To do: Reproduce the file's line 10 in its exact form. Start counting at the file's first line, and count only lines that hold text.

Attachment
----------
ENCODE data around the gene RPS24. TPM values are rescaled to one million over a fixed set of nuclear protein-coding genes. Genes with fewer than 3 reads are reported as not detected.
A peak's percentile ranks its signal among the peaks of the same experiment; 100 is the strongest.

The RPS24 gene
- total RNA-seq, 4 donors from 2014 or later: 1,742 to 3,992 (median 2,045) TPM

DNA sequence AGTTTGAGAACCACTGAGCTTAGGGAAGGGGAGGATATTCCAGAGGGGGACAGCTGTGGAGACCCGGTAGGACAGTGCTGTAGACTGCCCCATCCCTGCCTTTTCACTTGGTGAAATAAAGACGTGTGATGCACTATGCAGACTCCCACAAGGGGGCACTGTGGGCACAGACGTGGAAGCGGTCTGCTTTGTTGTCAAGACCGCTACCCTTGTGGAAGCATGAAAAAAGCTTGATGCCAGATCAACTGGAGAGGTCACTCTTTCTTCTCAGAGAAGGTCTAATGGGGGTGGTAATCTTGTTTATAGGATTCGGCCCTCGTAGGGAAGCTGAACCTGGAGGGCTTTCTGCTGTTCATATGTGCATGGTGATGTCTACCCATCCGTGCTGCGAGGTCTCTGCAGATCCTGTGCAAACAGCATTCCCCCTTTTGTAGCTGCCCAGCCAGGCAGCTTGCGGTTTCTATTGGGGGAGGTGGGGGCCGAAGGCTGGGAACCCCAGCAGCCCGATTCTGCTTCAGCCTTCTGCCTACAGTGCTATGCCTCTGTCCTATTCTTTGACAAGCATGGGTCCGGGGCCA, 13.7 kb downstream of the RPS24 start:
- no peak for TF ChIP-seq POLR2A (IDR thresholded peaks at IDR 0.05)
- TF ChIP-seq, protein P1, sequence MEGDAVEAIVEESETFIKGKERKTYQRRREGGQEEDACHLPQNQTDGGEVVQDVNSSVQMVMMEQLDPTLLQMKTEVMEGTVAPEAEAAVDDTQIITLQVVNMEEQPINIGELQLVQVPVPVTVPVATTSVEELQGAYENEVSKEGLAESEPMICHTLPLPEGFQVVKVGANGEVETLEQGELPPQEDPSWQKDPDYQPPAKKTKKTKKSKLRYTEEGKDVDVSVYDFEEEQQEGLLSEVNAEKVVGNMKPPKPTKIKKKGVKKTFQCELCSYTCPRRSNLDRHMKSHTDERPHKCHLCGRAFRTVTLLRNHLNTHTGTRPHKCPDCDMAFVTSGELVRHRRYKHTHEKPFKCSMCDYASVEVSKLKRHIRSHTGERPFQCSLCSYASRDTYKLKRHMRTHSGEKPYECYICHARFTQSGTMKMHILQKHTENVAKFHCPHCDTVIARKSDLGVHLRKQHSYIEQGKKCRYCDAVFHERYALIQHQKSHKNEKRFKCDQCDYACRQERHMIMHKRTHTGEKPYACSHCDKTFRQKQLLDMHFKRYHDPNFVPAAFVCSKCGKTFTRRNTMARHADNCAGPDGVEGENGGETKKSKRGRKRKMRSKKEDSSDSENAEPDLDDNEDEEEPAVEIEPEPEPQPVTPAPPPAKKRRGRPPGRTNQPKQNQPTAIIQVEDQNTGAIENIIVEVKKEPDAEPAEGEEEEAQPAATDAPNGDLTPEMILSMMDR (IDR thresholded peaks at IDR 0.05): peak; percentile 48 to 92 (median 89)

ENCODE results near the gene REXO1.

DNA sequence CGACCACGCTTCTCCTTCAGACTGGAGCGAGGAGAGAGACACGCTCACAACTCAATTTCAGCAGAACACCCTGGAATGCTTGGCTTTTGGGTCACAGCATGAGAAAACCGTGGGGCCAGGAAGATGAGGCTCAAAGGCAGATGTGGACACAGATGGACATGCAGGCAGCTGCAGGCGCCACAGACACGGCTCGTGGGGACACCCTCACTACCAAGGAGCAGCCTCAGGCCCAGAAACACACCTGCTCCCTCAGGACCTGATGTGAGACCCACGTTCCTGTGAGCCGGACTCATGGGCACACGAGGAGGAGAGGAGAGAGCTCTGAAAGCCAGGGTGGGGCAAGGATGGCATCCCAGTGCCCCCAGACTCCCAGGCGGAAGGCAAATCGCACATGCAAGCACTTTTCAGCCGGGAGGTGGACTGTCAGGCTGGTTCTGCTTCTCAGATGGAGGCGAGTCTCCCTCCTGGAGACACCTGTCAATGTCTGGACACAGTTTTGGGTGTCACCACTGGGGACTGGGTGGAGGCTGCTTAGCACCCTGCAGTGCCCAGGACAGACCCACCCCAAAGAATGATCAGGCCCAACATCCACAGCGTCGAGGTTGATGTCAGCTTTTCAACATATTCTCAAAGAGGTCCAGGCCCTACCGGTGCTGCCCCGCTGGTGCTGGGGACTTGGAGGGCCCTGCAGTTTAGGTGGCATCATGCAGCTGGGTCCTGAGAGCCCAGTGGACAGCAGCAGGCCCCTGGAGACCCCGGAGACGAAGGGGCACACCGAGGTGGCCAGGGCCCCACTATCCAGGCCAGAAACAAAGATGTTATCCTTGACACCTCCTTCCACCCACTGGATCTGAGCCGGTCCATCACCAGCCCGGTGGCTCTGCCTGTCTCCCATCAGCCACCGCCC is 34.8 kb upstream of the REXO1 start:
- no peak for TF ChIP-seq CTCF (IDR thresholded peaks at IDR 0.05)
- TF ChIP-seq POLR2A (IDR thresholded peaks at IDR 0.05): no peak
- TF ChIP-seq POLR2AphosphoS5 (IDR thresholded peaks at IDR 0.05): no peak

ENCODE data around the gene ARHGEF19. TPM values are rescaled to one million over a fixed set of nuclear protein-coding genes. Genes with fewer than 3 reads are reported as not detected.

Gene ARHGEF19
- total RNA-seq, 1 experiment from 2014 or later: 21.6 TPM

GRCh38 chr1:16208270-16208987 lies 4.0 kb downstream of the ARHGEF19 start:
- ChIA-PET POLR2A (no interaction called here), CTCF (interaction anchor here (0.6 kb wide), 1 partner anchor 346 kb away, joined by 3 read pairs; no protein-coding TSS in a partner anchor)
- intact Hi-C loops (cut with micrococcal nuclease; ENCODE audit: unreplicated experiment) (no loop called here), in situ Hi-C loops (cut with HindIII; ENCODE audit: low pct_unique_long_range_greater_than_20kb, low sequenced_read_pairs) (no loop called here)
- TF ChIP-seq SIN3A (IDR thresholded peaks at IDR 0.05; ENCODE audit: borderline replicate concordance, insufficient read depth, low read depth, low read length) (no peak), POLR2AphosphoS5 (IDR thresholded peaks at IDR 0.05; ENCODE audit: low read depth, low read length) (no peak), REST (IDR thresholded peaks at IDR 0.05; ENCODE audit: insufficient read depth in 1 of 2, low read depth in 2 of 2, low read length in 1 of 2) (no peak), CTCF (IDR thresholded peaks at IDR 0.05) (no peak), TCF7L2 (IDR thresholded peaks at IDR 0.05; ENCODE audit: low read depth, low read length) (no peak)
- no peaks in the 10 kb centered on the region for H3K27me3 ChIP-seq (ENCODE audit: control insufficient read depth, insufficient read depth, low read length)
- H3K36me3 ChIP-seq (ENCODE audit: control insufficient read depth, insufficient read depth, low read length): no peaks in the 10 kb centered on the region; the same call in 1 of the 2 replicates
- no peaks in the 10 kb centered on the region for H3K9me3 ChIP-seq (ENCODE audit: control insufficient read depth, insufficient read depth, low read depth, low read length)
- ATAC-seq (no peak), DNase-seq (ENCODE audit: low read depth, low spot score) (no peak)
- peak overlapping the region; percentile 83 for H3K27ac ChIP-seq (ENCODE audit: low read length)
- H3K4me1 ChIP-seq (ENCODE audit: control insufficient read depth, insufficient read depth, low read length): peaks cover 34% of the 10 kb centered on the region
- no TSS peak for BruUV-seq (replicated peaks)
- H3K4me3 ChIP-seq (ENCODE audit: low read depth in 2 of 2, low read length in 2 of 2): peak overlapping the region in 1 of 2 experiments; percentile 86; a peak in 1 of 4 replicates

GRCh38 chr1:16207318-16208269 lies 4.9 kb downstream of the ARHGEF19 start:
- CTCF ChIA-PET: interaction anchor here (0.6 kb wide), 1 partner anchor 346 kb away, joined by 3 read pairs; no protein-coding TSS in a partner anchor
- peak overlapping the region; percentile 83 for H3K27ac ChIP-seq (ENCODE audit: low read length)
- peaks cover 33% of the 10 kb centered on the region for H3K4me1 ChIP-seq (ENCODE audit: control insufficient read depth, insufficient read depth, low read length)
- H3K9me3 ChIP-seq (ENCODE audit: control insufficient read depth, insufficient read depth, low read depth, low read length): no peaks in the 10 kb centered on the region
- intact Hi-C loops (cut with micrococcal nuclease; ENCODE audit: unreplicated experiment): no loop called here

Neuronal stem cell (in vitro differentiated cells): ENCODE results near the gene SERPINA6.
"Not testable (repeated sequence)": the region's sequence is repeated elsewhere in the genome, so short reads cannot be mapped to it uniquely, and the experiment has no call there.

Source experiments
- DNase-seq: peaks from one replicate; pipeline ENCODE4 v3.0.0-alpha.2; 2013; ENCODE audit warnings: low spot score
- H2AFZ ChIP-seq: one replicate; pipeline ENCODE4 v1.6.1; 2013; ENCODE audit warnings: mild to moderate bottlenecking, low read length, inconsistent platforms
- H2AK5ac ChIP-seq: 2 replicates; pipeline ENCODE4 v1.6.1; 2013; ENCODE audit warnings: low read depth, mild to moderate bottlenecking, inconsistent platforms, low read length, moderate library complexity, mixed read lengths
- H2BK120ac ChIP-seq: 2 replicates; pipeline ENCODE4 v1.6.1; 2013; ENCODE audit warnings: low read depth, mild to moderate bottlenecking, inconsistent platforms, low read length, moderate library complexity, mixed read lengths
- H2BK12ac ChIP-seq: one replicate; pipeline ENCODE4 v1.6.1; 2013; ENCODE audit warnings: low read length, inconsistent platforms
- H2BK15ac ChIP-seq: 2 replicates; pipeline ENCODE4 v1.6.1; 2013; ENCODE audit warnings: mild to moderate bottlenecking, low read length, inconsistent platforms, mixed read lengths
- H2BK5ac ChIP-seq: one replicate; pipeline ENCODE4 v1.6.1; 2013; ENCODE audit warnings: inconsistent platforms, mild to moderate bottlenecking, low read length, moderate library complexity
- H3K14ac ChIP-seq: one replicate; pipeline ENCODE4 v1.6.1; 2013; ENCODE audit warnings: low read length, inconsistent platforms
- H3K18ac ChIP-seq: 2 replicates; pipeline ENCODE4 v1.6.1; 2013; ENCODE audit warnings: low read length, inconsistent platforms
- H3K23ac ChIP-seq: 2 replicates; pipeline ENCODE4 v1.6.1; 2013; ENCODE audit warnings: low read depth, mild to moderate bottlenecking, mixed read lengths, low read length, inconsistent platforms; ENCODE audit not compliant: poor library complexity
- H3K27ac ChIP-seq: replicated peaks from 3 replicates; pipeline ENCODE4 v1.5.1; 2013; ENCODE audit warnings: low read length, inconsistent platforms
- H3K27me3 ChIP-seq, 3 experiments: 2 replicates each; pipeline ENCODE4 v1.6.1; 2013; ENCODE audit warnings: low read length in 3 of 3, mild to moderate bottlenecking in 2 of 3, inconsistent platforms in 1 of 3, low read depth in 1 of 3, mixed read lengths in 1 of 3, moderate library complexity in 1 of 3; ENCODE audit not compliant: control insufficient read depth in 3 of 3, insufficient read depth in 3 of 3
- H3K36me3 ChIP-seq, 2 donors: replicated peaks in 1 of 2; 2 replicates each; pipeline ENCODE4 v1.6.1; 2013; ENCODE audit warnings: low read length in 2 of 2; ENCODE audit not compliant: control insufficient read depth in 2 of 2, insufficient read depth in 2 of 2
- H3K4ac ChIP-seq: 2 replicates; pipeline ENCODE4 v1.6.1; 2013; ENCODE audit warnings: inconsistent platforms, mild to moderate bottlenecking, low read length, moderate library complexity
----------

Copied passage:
- no peak for TF ChIP-seq CTCF (IDR thresholded peaks at IDR 0.05)